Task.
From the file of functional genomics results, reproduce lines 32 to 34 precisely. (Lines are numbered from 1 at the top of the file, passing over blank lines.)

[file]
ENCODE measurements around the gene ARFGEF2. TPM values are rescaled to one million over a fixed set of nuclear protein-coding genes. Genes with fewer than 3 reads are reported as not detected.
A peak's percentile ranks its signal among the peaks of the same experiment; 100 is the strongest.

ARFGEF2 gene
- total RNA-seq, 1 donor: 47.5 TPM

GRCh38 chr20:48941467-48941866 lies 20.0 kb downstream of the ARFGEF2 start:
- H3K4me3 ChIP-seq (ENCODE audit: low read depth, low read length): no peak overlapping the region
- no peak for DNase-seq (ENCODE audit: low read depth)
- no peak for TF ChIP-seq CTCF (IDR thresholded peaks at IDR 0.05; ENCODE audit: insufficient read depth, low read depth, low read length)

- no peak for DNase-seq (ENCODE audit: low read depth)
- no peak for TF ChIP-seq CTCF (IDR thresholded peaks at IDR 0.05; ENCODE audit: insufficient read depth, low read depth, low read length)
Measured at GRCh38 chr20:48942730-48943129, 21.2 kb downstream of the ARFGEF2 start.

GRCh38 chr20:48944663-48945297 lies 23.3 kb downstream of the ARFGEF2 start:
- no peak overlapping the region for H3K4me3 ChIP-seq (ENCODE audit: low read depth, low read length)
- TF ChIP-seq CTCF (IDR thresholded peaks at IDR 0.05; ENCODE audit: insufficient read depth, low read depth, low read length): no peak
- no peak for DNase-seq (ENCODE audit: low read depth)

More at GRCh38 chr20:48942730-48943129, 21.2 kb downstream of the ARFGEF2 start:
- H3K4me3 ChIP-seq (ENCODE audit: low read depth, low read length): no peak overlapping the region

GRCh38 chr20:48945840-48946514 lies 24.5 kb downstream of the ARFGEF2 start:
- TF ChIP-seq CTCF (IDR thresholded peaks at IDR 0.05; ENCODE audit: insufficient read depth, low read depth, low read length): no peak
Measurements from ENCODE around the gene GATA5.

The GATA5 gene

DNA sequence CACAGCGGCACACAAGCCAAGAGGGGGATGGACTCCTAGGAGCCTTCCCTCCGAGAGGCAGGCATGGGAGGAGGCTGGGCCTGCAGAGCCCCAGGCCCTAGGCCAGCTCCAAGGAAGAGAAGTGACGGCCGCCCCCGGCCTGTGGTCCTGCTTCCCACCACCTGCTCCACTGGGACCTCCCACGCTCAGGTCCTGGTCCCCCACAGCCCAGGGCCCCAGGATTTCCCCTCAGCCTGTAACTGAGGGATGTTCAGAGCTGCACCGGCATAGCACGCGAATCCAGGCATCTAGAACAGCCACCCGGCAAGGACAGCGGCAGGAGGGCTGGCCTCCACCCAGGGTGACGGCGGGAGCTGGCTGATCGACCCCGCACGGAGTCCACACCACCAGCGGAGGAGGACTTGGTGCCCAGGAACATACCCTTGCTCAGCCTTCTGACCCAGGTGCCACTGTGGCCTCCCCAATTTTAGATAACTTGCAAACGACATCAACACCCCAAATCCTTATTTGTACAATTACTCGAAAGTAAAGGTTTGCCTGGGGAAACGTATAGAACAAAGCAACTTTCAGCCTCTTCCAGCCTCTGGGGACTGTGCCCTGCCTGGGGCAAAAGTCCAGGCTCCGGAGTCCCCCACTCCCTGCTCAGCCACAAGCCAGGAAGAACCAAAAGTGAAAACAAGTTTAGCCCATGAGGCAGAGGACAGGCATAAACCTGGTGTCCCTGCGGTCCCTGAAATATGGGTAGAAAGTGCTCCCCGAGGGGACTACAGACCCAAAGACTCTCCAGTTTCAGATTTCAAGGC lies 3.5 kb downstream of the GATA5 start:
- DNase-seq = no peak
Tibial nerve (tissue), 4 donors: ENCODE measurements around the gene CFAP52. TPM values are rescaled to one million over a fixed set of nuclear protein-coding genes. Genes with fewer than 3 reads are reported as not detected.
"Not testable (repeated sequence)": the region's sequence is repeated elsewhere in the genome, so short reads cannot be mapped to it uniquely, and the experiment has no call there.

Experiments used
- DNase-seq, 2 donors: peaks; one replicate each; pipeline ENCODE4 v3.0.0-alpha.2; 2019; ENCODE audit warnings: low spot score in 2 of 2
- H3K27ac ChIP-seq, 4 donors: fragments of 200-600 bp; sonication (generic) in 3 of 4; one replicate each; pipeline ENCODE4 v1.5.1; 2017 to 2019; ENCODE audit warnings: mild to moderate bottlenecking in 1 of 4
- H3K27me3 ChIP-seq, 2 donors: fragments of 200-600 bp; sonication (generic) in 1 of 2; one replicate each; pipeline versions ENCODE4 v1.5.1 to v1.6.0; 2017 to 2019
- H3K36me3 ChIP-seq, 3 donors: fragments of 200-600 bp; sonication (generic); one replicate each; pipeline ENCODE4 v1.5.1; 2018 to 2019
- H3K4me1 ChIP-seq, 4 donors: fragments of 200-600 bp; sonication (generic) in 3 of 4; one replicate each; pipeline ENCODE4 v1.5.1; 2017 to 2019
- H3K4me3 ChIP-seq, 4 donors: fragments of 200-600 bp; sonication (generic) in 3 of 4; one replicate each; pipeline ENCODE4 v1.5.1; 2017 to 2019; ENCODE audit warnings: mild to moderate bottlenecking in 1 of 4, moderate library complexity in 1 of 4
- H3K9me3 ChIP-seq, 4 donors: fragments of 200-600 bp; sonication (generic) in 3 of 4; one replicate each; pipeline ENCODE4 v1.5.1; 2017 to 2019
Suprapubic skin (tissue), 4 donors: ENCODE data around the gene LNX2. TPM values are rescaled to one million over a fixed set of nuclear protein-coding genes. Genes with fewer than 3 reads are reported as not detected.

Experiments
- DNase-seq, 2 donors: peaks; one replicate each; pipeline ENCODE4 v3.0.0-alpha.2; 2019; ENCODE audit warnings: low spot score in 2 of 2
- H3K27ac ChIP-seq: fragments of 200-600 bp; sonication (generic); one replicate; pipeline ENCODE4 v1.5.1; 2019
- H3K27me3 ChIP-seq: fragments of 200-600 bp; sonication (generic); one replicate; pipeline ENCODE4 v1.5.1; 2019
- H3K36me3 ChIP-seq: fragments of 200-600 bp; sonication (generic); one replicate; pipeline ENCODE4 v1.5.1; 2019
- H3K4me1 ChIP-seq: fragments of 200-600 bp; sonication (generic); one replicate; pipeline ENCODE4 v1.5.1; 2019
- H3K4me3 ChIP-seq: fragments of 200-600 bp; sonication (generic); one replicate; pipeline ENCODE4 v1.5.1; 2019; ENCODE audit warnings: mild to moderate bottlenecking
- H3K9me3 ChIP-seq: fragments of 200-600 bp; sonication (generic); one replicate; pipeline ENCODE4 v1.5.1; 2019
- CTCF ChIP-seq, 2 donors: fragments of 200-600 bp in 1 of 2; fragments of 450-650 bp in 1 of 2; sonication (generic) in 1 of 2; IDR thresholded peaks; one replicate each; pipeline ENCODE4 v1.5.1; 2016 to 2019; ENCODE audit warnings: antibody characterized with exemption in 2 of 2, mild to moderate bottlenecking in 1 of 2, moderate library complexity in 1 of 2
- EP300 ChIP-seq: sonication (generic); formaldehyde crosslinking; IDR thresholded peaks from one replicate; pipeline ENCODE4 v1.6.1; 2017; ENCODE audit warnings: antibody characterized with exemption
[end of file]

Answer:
- H3K4me3 ChIP-seq, 4 donors: fragments of 200-600 bp; sonication (generic) in 3 of 4; one replicate each; pipeline ENCODE4 v1.5.1; 2017 to 2019; ENCODE audit warnings: mild to moderate bottlenecking in 1 of 4, moderate library complexity in 1 of 4
- H3K9me3 ChIP-seq, 4 donors: fragments of 200-600 bp; sonication (generic) in 3 of 4; one replicate each; pipeline ENCODE4 v1.5.1; 2017 to 2019
Suprapubic skin (tissue), 4 donors: ENCODE data around the gene LNX2. TPM values are rescaled to one million over a fixed set of nuclear protein-coding genes. Genes with fewer than 3 reads are reported as not detected.